The Living Daylights: A Mission, Not a Fancy Dress Ball
by Hilko Röttgers (@incrdbl_Hilk)
“How on earth can you like The Living Daylights?”
Friends of mine tend to ask me this question, disbelief in their voice. “Seriously…?!” And more often than not, showing off supposed expertise, someone will add: “Isn’t that the one with that other Bond?” My friends may only be pretending to not know Timothy Dalton. But their disliking him as 007, unfortunately, seems to be genuine.
I have acquired a quarter century of experience defending Dalton’s 007 in general and – as I have named it my favourite Bond movie on several occasions – The Living Daylights in particular. Mostly, I try to be reasonable by simply stating: “The Living Daylights is a bloody good movie, and Dalton is an excellent Bond.” I can elaborate, of course, if you’ll lend me an ear.
First of all, The Living Daylights tells an intriguing spy story. There is General Koskov of the KGB, who supposedly wants to defect to the West, and 007 is assigned to bring him in. Koskov then reveals Operation Smiert Spionam, a secret Russian plot to kill Western agents. And soon after that he apparently gets re-captured by the KGB. Bond has his doubts, though, and decides to further investigate the matter. In the end it is finally revealed that arms dealer Brad Whittaker (Joe Don Baker) is behind it all.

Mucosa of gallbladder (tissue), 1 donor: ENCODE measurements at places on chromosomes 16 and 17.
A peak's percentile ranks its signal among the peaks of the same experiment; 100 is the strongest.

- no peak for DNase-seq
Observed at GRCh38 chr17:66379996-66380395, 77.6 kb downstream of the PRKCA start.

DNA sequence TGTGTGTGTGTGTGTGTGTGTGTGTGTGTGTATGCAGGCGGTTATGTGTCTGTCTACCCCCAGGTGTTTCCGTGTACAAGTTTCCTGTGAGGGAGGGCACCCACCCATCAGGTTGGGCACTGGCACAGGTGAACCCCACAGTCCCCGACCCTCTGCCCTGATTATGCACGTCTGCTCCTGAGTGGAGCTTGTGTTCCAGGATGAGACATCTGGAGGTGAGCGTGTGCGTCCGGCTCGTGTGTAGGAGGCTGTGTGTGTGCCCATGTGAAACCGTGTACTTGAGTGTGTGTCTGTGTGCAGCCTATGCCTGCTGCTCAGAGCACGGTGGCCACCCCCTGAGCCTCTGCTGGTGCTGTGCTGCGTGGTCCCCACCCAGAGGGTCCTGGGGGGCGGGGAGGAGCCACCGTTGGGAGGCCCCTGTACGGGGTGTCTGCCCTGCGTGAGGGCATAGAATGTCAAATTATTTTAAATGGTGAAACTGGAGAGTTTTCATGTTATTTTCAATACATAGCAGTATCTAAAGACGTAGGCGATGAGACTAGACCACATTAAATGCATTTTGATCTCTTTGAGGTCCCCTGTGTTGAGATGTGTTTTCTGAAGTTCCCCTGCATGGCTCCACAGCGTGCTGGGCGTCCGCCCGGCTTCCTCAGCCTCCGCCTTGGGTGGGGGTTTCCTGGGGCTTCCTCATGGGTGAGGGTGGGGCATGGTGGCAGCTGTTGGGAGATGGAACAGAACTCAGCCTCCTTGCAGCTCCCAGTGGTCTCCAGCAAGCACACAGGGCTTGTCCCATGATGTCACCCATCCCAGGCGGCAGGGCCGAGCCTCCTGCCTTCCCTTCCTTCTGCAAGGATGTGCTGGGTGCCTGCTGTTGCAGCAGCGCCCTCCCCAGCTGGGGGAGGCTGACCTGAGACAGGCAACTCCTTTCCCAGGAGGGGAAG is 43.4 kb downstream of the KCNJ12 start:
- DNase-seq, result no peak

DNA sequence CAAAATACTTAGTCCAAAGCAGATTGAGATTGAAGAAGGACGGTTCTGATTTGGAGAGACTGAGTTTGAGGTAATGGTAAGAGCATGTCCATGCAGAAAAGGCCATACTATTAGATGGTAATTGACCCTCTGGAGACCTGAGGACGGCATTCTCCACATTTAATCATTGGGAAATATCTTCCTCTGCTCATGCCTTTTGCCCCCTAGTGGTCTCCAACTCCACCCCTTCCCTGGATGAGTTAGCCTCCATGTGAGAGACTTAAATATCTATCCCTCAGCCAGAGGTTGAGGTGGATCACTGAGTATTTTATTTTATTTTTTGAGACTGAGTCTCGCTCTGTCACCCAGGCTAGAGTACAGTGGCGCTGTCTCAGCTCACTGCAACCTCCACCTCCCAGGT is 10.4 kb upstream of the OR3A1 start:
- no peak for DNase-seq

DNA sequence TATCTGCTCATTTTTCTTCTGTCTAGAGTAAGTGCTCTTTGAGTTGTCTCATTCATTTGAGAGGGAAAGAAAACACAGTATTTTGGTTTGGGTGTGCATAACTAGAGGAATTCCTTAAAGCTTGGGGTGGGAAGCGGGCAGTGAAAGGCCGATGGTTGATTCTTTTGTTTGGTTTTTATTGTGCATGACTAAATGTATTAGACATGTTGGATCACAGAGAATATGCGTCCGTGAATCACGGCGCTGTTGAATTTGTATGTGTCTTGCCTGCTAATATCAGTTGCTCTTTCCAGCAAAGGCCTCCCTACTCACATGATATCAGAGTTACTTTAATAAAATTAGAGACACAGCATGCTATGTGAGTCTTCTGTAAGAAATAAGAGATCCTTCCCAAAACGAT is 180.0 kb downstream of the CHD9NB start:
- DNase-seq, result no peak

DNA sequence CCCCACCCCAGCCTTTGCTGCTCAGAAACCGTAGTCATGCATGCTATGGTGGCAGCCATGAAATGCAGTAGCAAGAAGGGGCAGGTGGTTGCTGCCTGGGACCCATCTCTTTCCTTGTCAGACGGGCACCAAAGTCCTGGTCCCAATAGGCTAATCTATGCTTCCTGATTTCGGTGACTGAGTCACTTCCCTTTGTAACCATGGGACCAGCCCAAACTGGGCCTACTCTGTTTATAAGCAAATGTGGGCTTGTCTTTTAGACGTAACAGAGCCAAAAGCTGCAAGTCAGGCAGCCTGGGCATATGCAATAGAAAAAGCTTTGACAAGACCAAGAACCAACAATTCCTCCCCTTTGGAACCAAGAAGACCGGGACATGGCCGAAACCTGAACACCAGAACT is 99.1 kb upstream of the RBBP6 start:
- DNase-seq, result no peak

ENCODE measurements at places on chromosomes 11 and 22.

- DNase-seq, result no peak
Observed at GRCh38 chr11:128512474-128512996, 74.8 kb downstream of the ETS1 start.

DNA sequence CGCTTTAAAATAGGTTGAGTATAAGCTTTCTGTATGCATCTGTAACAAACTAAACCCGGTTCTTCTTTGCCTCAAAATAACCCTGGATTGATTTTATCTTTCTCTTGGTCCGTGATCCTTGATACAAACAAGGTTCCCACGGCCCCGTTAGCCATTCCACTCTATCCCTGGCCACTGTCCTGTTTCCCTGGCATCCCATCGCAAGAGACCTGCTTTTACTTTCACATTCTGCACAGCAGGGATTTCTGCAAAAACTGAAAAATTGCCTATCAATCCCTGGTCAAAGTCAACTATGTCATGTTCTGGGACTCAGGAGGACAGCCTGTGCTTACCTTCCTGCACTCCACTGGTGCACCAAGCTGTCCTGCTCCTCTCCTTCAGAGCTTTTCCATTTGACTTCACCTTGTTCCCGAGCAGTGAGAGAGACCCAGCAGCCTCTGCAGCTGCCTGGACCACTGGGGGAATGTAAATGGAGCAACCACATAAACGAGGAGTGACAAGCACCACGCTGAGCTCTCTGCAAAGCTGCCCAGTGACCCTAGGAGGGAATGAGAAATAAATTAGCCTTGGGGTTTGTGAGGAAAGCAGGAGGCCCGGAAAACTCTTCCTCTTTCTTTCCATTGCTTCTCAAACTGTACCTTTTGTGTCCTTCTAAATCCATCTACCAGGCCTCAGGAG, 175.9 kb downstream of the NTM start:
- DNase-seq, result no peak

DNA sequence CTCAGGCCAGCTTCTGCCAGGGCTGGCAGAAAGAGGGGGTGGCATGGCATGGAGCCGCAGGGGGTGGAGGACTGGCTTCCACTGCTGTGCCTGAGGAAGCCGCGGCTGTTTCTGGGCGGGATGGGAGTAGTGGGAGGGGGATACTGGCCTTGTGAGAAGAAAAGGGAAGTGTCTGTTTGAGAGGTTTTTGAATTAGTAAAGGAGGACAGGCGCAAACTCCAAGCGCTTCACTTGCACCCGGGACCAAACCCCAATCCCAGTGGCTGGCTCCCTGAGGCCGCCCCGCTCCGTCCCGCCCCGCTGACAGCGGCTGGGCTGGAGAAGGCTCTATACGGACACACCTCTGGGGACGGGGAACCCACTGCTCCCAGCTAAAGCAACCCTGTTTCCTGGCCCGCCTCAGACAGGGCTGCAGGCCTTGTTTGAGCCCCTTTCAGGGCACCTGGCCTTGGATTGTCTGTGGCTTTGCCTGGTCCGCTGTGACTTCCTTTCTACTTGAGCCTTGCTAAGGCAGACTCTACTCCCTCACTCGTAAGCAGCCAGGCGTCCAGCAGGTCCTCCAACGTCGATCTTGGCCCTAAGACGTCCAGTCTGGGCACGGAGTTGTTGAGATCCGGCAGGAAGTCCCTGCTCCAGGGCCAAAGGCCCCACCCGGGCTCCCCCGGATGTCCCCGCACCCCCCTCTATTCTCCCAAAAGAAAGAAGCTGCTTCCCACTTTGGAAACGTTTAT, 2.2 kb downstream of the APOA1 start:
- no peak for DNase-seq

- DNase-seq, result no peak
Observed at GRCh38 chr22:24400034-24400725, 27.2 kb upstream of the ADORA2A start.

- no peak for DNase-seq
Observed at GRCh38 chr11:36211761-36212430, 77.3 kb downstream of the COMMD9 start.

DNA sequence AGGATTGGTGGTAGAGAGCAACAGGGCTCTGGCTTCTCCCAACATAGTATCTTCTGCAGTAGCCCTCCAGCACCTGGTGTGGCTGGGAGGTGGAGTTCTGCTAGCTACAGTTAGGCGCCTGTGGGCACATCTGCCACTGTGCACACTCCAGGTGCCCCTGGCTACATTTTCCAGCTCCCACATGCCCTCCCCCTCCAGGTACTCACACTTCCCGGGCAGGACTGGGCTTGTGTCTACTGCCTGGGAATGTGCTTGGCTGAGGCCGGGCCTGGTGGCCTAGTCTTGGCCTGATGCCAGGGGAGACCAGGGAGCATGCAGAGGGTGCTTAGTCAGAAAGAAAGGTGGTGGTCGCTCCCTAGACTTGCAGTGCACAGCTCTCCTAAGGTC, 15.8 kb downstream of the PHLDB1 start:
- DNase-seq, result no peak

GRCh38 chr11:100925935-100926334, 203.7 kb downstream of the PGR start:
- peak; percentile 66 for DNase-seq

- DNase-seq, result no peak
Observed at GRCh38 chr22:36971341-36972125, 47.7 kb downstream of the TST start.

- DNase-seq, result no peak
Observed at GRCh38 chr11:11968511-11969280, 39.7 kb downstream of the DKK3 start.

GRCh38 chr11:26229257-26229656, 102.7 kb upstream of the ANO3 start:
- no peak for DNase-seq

In The Living Daylights, there is spying and scheming and betrayal and double-crossing and whatnot to an extent that’s somewhat unusual to a Bond movie. There’s a reason for that, of course, and I will come back to it later. At this point, let’s just agree that 007 is a secret agent; spying is what he’s expected to do. And in fact, I’m quite happy with it. Bond’s ally Saunders gets to say the line that describes what The Living Daylights is all about: “This is a mission, not a fancy dress ball!” As opposed to, let’s say, Moonraker, which was rather more a fancy dress ball than a mission. (more…)